THE X-FILES FAQ

PrintE-mail Written by Nigel Watson

After a 14-year break, The X-Files is back on our TV screens, so it’s a good opportunity for this book to look back at the impact and influence of the nine seasons, that ran from 1993 to 2002.

First things first, The X-Files didn’t just suddenly appear from nowhere, as Muir notes it was produced in a period of what he calls “Pax America”, running from 1990 to 11th September 2001. This was when the Cold War had ended and instead of the external communist threat, there was a persistent fear and distrust of the US government, which was easily inflamed by the growing use and popularity of the Internet.

Certainly, paranormal subjects were nothing new to television; Muir lists such programmes as The Avengers (1961- 1968), which had John Steed, partnered with Emma Peel investigating unusual crimes. Chris Carter, the producer of The X-Files, admits he wanted to create a similar frisson of sexual attraction between the skeptical FBI agent Dana Scully (Gillian Anderson) and her believer colleague Fox Mulder (David Duchovny). Then, of course, there was the influence of The Twilight Zone anthology series; The Invaders that carried the theme of one man trying to stop THEM invading and Kolchak: The Night Stalker featuring another lone man fighting against our inability to accept there is more to life than rational science can explain.

It should also be mentioned that The X-Files came a decade after UFO enthusiasts resurrected the Roswell UFO crash case of 1947, and the theme of alien abductions became a hot topic, especially with the publication of horror writer Whitley Strieber’s Communion in 1987. Strieber famously introduced the concept of the alien anal probe, and others like Budd Hopkins and John E. Mack helped introduce the idea that literally millions of people were being abducted every year, as part of an alien hybrid breeding program, which was secretly supported by the US government to gain access to alien technology. In Britain, this helped boost the circulation of such magazines as Fortean Times and the launch of several newsstand UFO and paranormal publications. Into the mix was the fact that the 20th Century was coming to a close and there were many apocalyptic fears in circulation, including the Year 2000 problem (Millennium Bug), which feared computer systems would crash on 01 January 2000, causing death and destruction on a worldwide scale.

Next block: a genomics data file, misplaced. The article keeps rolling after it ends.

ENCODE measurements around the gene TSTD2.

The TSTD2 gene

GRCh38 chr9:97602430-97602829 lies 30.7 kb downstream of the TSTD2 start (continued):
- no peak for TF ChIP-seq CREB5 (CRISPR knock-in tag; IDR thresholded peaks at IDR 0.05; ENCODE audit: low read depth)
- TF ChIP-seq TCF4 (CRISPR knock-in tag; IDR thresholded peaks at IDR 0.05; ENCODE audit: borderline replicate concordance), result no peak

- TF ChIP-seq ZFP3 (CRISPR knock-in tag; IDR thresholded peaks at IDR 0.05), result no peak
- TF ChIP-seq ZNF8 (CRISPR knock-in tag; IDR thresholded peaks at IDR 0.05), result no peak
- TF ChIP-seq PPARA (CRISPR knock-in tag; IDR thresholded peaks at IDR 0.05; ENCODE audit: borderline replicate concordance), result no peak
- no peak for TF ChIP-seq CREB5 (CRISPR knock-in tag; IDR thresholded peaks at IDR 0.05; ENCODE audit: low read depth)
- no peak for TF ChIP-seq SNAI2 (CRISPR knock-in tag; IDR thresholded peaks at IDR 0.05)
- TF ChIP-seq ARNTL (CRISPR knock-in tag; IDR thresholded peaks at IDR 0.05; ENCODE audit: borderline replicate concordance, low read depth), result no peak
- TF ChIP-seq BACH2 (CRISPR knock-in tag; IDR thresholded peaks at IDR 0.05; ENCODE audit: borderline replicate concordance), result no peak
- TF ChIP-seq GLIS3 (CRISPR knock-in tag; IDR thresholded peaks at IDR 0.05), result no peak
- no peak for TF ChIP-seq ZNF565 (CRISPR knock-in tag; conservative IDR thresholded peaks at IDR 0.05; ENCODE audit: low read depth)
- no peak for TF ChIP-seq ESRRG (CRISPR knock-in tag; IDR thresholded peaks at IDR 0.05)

Feeding off and incorporating all these elements, The X-Files introduced a complex conspiracy arc to its storyline, that made us wonder and interrogate the monstrous corners of our collective psyche, at a time when we were insecure about our grip on reality.

Muir provides an informative and thoughtful guide to each season, the spin-off films and Chris Carter’s TV programmes that followed on from them. Other delights include an examination of different themes that The X-Files cover, from science and technology, serial killers, teenagers, monsters to Christianity and religion. He also provides a handy guide to the behind the scenes creation of the programme, the main characters and the rip-off shows that have tried to cash-in on its popularity.

THE X-FILES FAQ: ALL THAT’S LEFT TO KNOW ABOUT GLOBAL CONSPIRACY, ALIENS, LAZARUS SPECIES, AND MONSTERS OF THE WEEK / AUTHOR: JOHN KENNETH MUIR / PUBLISHER: APPLAUSE THEATRE & CINEMA BOOKS / RELEASE DATE: NOW



Suggested Articles:
Imagine that your innocuous-seeming travel business was the cover for an ultra-top secret agency of
In his 2006 obituary to Nigel Kneale, which opens this fascinating new book on the work of one of Br
The closing chapter of The Falconer trilogy, The Fallen Kingdom sees Aileana Kameron, a Victorian de
Wonder Woman and Philosophy really does what it says on the tin; it is a book that takes a deeper lo
scroll back to top

Add comment

Security code
Refresh

Sign up today!
Banner
Banner
Banner
Banner
Banner
Banner
Banner